into a lodge, and I saw one buck Indian
crawling in a circle, with bucks and squaws around him,
was chanting a weird, wild song. I took it
to be some sort of ceremony, but did not understand its meaning.
gave no sign of breaking camp, and the grass
was getting short because of the large herds of horses they had,
Piah said, "This old Indian campground,
for long, long, time. You move." I said, "Indian ponies
over on Willow Gulch. Good grass there."
Piah said, "No. You go Willow Gulch. This old Ute campground."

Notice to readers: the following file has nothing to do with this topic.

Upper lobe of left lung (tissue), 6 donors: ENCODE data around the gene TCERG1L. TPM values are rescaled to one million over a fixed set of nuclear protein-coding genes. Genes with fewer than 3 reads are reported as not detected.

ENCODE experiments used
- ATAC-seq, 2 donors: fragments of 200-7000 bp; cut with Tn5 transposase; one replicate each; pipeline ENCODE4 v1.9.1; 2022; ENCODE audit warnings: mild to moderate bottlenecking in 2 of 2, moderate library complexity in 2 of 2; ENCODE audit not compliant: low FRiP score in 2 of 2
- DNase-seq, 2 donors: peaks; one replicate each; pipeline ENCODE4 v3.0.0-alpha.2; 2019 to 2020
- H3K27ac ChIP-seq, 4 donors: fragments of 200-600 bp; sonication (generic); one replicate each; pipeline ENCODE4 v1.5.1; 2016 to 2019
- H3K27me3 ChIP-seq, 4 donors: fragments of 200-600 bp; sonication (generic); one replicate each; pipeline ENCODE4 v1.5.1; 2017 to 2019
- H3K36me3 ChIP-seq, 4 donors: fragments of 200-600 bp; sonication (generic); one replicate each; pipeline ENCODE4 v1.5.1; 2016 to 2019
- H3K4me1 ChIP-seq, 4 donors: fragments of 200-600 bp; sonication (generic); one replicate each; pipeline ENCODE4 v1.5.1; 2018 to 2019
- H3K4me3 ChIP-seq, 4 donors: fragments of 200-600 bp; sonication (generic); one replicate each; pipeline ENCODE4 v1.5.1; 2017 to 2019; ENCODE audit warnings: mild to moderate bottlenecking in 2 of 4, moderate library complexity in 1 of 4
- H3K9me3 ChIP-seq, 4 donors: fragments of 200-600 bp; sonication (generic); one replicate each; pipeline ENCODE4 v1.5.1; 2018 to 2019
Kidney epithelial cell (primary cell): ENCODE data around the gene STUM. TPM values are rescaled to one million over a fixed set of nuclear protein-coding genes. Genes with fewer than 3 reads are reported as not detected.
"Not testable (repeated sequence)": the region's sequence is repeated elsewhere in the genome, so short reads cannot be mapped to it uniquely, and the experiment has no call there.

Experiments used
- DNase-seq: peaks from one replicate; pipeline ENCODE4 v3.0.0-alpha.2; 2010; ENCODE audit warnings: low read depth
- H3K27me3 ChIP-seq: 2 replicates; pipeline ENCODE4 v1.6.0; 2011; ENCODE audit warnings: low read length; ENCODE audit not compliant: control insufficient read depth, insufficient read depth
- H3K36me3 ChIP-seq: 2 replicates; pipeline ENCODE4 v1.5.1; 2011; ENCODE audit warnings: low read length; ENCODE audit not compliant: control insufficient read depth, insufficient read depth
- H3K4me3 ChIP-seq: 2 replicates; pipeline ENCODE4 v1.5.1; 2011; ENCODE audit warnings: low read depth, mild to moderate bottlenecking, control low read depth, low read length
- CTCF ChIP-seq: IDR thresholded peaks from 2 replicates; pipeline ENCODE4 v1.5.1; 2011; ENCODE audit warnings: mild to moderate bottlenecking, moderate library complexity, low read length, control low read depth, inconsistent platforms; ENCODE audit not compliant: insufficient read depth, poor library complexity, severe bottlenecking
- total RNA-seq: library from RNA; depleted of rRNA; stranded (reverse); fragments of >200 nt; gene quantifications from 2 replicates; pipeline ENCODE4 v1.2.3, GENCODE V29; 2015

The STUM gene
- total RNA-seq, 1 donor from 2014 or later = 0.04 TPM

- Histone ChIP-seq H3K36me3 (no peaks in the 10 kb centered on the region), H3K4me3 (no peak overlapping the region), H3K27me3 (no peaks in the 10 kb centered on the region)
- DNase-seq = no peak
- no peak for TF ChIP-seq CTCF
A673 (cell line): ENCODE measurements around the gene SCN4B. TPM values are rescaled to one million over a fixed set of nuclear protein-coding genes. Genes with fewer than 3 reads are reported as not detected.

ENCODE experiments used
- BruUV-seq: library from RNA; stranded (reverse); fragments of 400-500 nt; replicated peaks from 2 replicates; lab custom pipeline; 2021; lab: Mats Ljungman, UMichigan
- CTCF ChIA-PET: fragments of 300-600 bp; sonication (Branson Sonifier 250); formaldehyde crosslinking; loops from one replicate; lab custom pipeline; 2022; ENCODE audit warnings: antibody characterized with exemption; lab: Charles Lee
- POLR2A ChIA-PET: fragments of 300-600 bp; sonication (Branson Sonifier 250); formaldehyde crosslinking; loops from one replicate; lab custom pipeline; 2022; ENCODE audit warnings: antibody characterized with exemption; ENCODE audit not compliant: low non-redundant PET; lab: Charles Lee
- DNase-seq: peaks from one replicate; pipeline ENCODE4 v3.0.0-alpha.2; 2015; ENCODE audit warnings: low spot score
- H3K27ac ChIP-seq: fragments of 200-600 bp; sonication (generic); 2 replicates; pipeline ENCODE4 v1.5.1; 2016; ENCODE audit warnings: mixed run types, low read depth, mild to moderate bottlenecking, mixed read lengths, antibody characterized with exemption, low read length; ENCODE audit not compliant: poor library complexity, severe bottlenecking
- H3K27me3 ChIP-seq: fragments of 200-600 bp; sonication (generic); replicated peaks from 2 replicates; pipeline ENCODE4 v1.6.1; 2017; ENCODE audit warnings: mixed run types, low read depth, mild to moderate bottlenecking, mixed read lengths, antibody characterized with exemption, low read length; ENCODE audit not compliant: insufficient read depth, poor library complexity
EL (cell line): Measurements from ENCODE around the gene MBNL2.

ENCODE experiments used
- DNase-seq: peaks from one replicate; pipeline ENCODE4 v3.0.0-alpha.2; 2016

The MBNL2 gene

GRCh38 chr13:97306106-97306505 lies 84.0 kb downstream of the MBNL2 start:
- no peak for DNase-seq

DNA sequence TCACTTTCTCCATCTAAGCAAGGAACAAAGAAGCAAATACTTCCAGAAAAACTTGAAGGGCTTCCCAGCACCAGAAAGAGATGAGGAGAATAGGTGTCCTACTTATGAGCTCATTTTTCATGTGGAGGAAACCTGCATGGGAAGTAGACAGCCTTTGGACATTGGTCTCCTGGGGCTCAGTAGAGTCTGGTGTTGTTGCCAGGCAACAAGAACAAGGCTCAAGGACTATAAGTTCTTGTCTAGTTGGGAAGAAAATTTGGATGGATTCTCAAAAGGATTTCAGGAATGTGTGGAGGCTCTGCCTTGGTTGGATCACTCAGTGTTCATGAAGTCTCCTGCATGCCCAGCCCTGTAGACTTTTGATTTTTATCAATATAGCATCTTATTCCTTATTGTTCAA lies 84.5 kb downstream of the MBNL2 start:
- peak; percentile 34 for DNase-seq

the Indian agent if he did not leave.
"All right, you write." Piah said. In a few days
telling Piah to move. "He say that?"
Piah says. "Yes. Here is the letter." "All right, Ute go."
they had broken camp and gone,
trailing their teepee poles behind their horses, as is their custom.
no more Agency permits were granted,
and no more Utes troubled any ranchman on the plains.'